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If voters pass ballpark sales tax, Royals will ask Kansas City and Missouri for $700 million more

A rendering shows a walkway and park connecting the proposed Kansas City Royals stadium in the Crossroads and the T-Mobile Center downtown.
Kansas City Royals
A rendering shows a walkway and park connecting the proposed Kansas City Royals stadium in the Crossroads and the T-Mobile Center downtown.

The Royals are asking Jackson County voters to sign off on a $1 billion sales tax to pay for a new stadium in the Crossroads. But even then, they’ll need another $700 million to make it happen. That’s where the team expects Kansas City and Missouri taxpayers to come in.

The proposed extension of Jackson County’s sales tax won’t be enough to pay for a new downtown Kansas City Royals stadium.

So the team is in conversation with city officials and Missouri Gov. Mike Parson to fill a $700 million funding gap with taxpayer dollars from Kansas City and the state.

On April 2, Jackson County voters will be asked to commit upward of $1 billion to a proposed baseball stadium in the Crossroads Arts District. Dozens of absentee ballots have already been cast, but the financial details of the project remain unclear.

Voters had that kind of detail in 2006 when Jackson County last cast ballots on a sales tax to subsidize the Chiefs and Royals. But this time, those details won’t be made public until after the vote is complete.

“We don’t have the same level of detail as we had in 2006,” Jackson County Administrator Troy Schulte told The Beacon.

If approved, the 3/8-cent sales tax extension would generate more than $2 billion over 40 years. The Chiefs and Royals would split the money 50-50, giving each team $27 million a year.

The Chiefs money will pay for debt obligations, maintenance and repairs for Arrowhead Stadium. The proposed renovation of that existing stadium will be paid for with $300 million from the team, as well as $500 million split between Missouri tax dollars and, possibly, other public sources.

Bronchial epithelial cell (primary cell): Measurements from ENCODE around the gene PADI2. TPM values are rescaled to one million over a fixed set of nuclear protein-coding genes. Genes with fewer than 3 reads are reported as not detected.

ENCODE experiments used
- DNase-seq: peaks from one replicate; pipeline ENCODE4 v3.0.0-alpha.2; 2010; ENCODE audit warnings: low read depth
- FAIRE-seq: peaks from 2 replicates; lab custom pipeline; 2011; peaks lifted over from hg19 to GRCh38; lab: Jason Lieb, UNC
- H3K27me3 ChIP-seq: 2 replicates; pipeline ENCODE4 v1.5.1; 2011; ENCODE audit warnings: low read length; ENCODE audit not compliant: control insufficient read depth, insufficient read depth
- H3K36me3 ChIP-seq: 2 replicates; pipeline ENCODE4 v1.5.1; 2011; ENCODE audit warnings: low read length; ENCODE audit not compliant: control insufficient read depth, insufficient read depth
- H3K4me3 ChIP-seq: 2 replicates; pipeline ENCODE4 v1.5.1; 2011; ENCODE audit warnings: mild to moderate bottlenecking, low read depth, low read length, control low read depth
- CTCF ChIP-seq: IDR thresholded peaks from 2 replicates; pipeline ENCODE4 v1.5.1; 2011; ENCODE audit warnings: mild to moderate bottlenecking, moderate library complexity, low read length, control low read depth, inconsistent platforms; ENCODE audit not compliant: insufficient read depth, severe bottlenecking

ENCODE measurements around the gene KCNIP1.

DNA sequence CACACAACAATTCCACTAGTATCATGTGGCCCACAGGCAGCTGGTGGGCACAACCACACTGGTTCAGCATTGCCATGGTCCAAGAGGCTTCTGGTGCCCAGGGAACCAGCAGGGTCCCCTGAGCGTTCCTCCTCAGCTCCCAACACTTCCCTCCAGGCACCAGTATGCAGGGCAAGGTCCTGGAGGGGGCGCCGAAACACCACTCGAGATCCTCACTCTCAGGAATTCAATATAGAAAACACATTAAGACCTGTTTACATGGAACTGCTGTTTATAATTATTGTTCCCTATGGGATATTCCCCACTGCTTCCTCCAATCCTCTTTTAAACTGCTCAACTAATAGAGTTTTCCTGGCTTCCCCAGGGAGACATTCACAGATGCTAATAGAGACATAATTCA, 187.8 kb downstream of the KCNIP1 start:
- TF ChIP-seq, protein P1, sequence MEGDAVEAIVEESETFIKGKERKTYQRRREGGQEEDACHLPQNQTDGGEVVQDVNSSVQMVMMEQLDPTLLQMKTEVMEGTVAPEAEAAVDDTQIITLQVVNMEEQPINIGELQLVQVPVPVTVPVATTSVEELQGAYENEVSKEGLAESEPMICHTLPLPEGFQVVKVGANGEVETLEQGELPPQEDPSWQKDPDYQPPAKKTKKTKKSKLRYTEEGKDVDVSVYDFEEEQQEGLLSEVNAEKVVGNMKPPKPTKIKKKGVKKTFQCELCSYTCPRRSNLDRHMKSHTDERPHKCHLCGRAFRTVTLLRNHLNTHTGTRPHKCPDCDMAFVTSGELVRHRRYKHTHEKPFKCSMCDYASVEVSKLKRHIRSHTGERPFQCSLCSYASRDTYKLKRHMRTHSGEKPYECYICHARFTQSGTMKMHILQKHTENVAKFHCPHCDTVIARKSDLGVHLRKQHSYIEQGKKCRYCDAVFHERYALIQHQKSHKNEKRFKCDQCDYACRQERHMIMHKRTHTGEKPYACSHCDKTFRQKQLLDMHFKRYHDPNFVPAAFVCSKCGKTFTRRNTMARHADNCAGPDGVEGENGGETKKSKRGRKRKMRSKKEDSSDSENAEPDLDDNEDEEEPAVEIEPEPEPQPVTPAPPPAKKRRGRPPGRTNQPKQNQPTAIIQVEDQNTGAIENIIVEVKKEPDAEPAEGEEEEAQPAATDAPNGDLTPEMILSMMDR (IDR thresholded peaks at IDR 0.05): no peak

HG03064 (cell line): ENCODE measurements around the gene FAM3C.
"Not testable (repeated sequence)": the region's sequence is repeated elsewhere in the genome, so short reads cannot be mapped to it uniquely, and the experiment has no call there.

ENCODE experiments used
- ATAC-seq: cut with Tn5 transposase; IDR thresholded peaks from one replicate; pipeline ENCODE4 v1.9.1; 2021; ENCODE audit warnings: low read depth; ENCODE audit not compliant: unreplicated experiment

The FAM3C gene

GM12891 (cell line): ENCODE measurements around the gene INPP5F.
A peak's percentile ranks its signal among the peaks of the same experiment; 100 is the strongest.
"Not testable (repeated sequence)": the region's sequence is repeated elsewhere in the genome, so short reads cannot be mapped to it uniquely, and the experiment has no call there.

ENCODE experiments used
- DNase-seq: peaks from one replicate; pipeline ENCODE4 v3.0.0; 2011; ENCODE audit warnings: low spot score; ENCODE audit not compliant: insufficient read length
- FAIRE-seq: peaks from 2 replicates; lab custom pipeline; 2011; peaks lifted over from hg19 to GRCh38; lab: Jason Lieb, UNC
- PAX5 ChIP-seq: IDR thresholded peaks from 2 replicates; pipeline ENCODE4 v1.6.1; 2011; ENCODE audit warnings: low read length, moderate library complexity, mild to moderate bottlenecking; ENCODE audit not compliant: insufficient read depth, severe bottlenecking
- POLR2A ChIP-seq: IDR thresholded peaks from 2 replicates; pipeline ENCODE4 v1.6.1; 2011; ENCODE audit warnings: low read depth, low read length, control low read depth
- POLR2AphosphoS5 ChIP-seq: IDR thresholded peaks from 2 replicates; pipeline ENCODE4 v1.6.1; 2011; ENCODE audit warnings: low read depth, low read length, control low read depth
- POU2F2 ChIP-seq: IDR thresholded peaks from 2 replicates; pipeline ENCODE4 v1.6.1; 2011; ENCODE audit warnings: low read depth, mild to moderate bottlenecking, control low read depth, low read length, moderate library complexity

As for the Royals, the $1 billion in sales tax money would go toward the new stadium. The team would be on its own to raise money for its surrounding ballpark district.

But that $1 billion will only cover a third of the stadium’s costs.

Before the Royals can use the county sales tax money, the county must still pay off nearly $200 million in debt on the Truman Sports Complex. Plus, because the Royals plan to take out a loan to finance construction costs up front, much of the sales tax revenue will have to pay for interest.

That leaves somewhere between $250 million and $350 million that can actually be used to cover stadium expenses — and leaves more than two-thirds of the stadium’s cost unaccounted for.

Who will pay for the new Royals stadium?

The last time that Jackson County voters OK’d a sales tax to fund the Chiefs and Royals in 2006, local officials had a financial document called a “sources and uses statement.”

That financial plan outlined how much money would come from the teams and how much would come from the state, the city and the county.

A spokesperson for Kansas City said that the city manager and finance director do not have a copy of a comparable document for the 2024 measure. Neither do Mayor Quinton Lucas, Jackson County Executive Frank White Jr., county legislators or the Jackson County Sports Complex Authority.

That, Schulte told The Beacon, marks one of the main reasons why White does not support the 2024 sales tax measure.

Schulte said the Royals plan to fill that gap with money from Kansas City and Missouri, but without this document, the specifics remain unclear.

When the Royals were considering a stadium north of the Missouri River, their sources and uses statement listed an expected $350 million contribution from North Kansas City, $580 million from Clay County and $350 million from Missouri.

Parson said in a statement that Missouri will not finalize any financial commitment until after the April 2 vote.

The team confirmed to The Beacon that conversations with Kansas City officials are ongoing.

When asked how much money the city was planning to contribute and how it would be funded in the budget, a representative from Lucas’ office said the city hadn’t received any requests from the Royals.

This story was originally published by the Kansas City Beacon, a fellow member of the KC Media Collective.

Josh Merchant is The Kansas City Beacon's local government reporter.
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